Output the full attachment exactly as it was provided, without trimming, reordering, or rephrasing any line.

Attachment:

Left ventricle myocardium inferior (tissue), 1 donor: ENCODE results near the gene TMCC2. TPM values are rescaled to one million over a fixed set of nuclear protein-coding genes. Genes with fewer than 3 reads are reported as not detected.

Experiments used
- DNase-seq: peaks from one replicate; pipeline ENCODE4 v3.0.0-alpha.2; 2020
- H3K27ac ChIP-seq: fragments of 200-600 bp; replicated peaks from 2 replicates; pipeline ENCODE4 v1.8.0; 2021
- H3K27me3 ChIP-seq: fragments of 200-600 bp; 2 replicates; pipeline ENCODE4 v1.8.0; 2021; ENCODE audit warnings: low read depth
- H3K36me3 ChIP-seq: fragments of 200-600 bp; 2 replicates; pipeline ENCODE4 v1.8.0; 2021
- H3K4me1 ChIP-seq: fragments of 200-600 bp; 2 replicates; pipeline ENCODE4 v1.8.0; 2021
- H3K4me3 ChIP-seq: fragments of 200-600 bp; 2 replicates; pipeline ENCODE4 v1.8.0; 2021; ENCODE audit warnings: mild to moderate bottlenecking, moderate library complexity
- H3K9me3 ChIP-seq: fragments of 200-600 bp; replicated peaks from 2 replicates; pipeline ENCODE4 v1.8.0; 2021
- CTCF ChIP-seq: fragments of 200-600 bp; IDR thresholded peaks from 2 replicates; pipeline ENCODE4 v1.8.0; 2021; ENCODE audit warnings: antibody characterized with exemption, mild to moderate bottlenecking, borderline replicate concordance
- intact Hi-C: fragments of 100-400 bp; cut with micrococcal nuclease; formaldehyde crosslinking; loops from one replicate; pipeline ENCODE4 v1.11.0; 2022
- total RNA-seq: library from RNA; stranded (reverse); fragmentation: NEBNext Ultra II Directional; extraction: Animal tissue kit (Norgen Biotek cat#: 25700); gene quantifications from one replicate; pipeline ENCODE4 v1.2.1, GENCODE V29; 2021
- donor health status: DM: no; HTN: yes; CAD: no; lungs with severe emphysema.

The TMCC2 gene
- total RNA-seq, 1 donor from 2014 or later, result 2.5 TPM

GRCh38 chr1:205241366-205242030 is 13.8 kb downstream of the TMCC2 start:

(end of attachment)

Left ventricle myocardium inferior (tissue), 1 donor: ENCODE results near the gene TMCC2. TPM values are rescaled to one million over a fixed set of nuclear protein-coding genes. Genes with fewer than 3 reads are reported as not detected.

Experiments used
- DNase-seq: peaks from one replicate; pipeline ENCODE4 v3.0.0-alpha.2; 2020
- H3K27ac ChIP-seq: fragments of 200-600 bp; replicated peaks from 2 replicates; pipeline ENCODE4 v1.8.0; 2021
- H3K27me3 ChIP-seq: fragments of 200-600 bp; 2 replicates; pipeline ENCODE4 v1.8.0; 2021; ENCODE audit warnings: low read depth
- H3K36me3 ChIP-seq: fragments of 200-600 bp; 2 replicates; pipeline ENCODE4 v1.8.0; 2021
- H3K4me1 ChIP-seq: fragments of 200-600 bp; 2 replicates; pipeline ENCODE4 v1.8.0; 2021
- H3K4me3 ChIP-seq: fragments of 200-600 bp; 2 replicates; pipeline ENCODE4 v1.8.0; 2021; ENCODE audit warnings: mild to moderate bottlenecking, moderate library complexity
- H3K9me3 ChIP-seq: fragments of 200-600 bp; replicated peaks from 2 replicates; pipeline ENCODE4 v1.8.0; 2021
- CTCF ChIP-seq: fragments of 200-600 bp; IDR thresholded peaks from 2 replicates; pipeline ENCODE4 v1.8.0; 2021; ENCODE audit warnings: antibody characterized with exemption, mild to moderate bottlenecking, borderline replicate concordance
- intact Hi-C: fragments of 100-400 bp; cut with micrococcal nuclease; formaldehyde crosslinking; loops from one replicate; pipeline ENCODE4 v1.11.0; 2022
- total RNA-seq: library from RNA; stranded (reverse); fragmentation: NEBNext Ultra II Directional; extraction: Animal tissue kit (Norgen Biotek cat#: 25700); gene quantifications from one replicate; pipeline ENCODE4 v1.2.1, GENCODE V29; 2021
- donor health status: DM: no; HTN: yes; CAD: no; lungs with severe emphysema.

The TMCC2 gene
- total RNA-seq, 1 donor from 2014 or later, result 2.5 TPM

GRCh38 chr1:205241366-205242030 is 13.8 kb downstream of the TMCC2 start: